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My Review of Noah Lukeman’s How to Land (and Keep) a Literary Agent

September 30, 2009

I’m a big fan of Noah Lukeman, the President of Lukeman Literary Management. Lukeman has written several very helpful books in which he shares valuable information and advice on how to write well and how to get published.

I’ve read The First Five Pages: A Writer’s Guide to Staying out of the Rejection Pile (Simon & Schuster, 1999), and The Plot Thickens: 8 Ways to Bring Fiction to Life (St. Martins Press, 2002). This week, I finished reading his latest book, How to Land (and Keep) a Literary Agent.

For many reasons I wish I’d read it a year ago, primarily because this book helps an author realistically calibrate his expectations and timeline for getting published. The importance of this cannot be overstated. Unrealistic expectations are likely to lead a frustrated author to give up all hope of ever being published after receiving  rejections from a few, randomly selected agents.

But Lukeman doesn’t only help authors to properly pace themselves. He also insists that they approach agents only after their work has undergone 20 to 40 revisions. The submission of rough drafts is undoubtedly another reason that many authors never get published. Lukeman draws attention to many common mistakes that authors make in their search for representation, and in their relationship with their agent. I recognize many of these mistakes as ones that I’ve committed, and, thanks to Mr. Lukeman, will not repeat.

Lukeman lays out a clear strategy for identifying and approaching appropriate agents, and provides tools for executing this strategy. One of the greatest lessons for me was Lukeman’s emphasis upon the importance of appreciating the odds of landing an agent. Lukeman helps authors reduce the odds by equipping authors to build and fine tune a well-researched database of at least 50 reputable agents who have interest in the author’s genre.

He starts by strongly recommending reading another of his books, How to Write a Great Query Letter, which can be downloaded for free at www.writeagreatquery.com.

Mr. Lukeman remarks that “publishing is not science,” but his book certainly reduces a lot of the guesswork and increases a writer’s chances of success. He provides detailed methods by which authors can exploit and leverage the power of the internet to draw attention to themselves and their writing, and to find a great agent. He provides seven prudent measures by which a writer may negotiate a favorable agency agreement. He also explains what is likely to happen once an author lands an agent. He demystifies the process by which agents submit manuscripts and proposals to publishers. He recommends ways to strengthen the author-agent relationship, and discusses what an author can and cannot expect from an agent, and ways that an author can make best use of his agent. Finally, he addresses the question of what to do if, after taking all of his advice, an author fails to land an agent.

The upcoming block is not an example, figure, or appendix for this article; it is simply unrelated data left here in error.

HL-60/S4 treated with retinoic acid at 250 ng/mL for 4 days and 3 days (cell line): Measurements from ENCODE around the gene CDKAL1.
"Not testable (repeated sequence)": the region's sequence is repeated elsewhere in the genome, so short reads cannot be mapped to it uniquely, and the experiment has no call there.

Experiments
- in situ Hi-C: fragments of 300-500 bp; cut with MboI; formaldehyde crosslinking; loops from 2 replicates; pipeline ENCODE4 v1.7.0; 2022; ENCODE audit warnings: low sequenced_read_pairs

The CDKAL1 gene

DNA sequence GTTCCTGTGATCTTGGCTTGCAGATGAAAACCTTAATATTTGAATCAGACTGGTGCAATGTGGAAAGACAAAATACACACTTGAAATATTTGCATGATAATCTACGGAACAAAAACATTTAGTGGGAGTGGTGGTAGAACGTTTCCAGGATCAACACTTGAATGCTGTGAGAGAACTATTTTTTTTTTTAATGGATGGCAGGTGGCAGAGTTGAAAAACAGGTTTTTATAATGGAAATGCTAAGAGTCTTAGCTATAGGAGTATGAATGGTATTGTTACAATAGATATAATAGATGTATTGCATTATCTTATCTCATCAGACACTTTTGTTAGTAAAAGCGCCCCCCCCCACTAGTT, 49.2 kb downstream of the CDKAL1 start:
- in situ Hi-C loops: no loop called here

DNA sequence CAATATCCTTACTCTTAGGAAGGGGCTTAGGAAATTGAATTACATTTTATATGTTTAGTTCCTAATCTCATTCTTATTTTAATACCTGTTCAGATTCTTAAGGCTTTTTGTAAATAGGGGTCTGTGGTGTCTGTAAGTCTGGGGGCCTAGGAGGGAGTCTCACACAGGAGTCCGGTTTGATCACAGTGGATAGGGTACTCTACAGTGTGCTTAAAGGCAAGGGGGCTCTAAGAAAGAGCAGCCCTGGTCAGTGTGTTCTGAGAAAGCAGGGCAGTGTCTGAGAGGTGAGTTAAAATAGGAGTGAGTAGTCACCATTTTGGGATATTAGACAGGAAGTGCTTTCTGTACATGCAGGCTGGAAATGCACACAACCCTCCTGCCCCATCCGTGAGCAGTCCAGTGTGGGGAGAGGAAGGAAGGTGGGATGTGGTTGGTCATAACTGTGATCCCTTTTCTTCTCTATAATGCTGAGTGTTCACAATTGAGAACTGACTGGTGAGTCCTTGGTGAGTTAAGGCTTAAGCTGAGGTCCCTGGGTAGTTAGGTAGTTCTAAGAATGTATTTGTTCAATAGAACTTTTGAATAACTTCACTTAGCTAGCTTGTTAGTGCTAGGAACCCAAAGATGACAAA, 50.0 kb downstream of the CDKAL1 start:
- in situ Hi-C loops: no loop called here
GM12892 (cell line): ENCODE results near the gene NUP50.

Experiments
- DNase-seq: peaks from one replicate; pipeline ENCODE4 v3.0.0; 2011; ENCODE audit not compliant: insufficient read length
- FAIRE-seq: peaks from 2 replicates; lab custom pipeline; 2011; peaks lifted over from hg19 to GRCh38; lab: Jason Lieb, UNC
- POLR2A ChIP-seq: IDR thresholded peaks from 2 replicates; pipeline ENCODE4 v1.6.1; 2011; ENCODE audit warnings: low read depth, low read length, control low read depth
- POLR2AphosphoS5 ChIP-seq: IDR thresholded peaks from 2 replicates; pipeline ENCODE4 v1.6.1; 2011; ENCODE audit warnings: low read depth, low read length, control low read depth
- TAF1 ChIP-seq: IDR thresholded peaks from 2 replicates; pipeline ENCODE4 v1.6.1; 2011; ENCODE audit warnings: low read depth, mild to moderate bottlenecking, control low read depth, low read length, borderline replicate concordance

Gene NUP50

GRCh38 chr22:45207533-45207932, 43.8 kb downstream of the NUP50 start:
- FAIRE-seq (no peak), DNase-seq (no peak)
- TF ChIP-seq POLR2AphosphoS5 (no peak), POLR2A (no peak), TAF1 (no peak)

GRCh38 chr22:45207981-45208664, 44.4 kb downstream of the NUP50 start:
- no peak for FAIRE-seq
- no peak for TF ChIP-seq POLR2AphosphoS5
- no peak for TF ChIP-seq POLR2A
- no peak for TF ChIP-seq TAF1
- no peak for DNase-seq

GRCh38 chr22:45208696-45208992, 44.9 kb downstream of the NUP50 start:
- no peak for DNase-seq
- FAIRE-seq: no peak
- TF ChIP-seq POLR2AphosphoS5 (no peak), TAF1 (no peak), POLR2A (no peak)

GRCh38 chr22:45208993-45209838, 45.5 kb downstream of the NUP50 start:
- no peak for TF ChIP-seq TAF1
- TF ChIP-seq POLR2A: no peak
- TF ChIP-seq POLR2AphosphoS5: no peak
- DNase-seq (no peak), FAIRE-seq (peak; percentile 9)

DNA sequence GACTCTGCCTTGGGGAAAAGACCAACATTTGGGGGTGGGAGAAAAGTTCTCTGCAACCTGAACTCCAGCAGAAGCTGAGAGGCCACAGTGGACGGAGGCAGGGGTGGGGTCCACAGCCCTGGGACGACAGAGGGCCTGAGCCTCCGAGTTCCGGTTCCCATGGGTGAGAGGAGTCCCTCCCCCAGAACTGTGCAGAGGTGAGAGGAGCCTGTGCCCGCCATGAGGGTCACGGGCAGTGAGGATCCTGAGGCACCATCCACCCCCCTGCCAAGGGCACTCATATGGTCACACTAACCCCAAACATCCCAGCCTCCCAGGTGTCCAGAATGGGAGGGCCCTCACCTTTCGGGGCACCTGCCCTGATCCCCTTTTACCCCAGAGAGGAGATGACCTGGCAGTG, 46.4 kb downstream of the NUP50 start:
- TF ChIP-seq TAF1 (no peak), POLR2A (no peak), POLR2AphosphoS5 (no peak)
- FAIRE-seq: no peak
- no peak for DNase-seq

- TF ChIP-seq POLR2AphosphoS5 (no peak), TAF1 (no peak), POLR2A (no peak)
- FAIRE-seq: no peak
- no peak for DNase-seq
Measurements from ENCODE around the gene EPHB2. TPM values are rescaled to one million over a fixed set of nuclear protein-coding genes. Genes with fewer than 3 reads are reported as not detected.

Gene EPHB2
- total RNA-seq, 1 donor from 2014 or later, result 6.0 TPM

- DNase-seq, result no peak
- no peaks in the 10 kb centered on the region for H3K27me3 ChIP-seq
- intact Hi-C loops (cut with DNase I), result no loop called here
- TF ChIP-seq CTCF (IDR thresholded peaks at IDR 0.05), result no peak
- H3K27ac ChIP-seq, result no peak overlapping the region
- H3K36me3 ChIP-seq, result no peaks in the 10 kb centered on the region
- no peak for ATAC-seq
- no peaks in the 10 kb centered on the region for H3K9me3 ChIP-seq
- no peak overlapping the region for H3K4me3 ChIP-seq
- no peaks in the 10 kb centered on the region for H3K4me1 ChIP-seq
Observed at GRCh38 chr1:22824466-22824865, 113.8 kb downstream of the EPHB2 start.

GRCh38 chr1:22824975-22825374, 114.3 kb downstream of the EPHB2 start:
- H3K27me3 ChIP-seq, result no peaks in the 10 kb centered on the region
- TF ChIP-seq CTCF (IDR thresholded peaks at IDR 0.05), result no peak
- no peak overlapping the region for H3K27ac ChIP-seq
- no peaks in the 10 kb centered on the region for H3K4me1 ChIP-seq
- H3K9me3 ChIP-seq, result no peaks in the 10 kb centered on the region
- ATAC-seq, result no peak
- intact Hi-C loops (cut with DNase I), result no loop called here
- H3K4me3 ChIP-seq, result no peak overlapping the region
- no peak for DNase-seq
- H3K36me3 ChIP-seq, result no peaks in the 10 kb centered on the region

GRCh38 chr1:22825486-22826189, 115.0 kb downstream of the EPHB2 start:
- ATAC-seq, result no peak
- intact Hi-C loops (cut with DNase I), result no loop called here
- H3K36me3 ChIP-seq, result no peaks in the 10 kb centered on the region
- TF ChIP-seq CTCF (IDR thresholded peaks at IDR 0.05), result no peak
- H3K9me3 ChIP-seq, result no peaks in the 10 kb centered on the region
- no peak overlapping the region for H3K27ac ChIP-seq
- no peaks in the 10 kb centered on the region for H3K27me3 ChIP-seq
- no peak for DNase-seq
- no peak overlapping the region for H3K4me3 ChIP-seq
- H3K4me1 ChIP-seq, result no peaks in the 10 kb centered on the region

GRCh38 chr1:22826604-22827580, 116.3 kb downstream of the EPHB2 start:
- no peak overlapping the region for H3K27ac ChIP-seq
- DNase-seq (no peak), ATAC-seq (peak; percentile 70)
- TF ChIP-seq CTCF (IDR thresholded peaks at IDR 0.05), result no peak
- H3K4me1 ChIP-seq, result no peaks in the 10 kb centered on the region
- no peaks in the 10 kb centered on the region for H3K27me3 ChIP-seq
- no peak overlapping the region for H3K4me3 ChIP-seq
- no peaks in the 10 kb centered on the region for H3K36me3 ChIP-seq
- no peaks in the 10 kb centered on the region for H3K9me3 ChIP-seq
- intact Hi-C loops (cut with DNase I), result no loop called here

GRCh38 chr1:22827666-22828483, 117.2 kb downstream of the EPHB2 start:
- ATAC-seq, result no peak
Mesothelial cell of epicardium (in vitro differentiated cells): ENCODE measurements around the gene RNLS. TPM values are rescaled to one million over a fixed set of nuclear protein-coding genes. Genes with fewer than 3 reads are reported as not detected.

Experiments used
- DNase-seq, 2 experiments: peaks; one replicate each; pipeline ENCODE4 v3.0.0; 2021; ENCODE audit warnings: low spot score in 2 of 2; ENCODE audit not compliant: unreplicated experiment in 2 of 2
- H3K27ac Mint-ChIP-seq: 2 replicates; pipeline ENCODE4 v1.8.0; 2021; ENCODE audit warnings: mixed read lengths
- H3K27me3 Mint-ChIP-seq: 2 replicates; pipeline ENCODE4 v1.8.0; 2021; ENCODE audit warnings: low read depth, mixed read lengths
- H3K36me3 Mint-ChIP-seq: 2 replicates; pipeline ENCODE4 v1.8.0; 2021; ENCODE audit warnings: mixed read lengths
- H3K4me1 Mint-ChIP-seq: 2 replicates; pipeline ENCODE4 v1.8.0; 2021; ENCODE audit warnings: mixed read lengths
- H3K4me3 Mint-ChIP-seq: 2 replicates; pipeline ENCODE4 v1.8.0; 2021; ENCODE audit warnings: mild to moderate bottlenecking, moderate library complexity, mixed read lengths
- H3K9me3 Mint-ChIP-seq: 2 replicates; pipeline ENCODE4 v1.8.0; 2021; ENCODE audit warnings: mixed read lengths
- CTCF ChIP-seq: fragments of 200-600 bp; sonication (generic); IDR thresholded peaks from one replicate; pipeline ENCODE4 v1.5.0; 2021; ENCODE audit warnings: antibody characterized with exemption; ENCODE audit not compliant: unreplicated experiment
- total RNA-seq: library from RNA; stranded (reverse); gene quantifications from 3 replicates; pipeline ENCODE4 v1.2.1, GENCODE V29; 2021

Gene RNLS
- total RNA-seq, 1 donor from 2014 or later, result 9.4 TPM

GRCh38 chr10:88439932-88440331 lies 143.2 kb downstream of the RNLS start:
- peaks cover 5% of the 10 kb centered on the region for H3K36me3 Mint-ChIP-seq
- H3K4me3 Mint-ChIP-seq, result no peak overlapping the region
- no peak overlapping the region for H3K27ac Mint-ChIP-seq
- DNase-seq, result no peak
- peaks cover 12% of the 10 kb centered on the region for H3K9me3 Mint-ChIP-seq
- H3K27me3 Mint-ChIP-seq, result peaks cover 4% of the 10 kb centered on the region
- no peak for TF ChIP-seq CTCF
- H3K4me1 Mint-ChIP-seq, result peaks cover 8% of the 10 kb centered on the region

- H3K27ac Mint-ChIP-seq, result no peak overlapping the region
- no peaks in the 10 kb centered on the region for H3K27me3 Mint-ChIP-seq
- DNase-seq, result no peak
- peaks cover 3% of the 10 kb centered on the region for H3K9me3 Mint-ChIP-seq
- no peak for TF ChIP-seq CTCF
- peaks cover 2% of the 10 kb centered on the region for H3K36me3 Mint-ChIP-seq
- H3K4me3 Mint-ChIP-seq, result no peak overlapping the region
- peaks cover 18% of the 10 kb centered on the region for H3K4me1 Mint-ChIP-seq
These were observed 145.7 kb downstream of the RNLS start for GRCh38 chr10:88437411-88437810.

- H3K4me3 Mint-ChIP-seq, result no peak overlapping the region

According to Lukeman, his most important message is, “do not – ever – give up. This alone is what separates the professionals from the amateurs, the writers who get published from the writers who do not. It may take 5 years. It may take 10. It may even take 30. You need to dig in for a longer effort, to change your perception of the process from its being a one-time effort for one book to its being a multi-year effort for several books. If you keep writing, if you keep improving, if you hang in there long enough, you will get published.”

I highly recommend buying and reading How to Land (and Keep) a Literary Agent.

You can learn more about Lukeman and his books at: www.lukeman.com, www.askaliteraryagent.com, www.noahlukeman.com, www.landaliteraryagent.com.

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6 Comments leave one →
  1. September 30, 2009 11:27 pm

    Hey, I found your blog while searching on Google your post looks very interesting for me. I will add a backlink and bookmark your site. Keep up the good work!

    • Brooks Anderson permalink*
      March 5, 2010 12:23 pm

      Hi.

      Thanks for visiting the site. Sorry I didn’t reply earlier. Your message was sitting in my spam folder, which I failed to check.

      Brooks

  2. October 9, 2009 4:01 pm

    Hey, I found your blog in a new directory of blogs. I dont know how your blog came up, must have been a typo, anyway cool blog, I bookmarked you. 🙂

    • Brooks Anderson permalink*
      March 5, 2010 12:22 pm

      Hi Bill,

      I’m really sorry I missed your comment. It was in my spam list, which I failed to check.

      Thanks for visiting the site and leaving a comment.

      Cheers,

      Brooks

  3. October 9, 2009 5:10 pm

    Your blog is so informative … ..I just bookmarked you….keep up the good work!!!!

    • Brooks Anderson permalink*
      June 27, 2010 4:49 am

      Hi Bill,

      Thanks for visiting my site and bookmarking it.

      I’ve negelected the site for half a year because I got a job. I’ll try to post some new material soon.

      Cheers,
      Brooks

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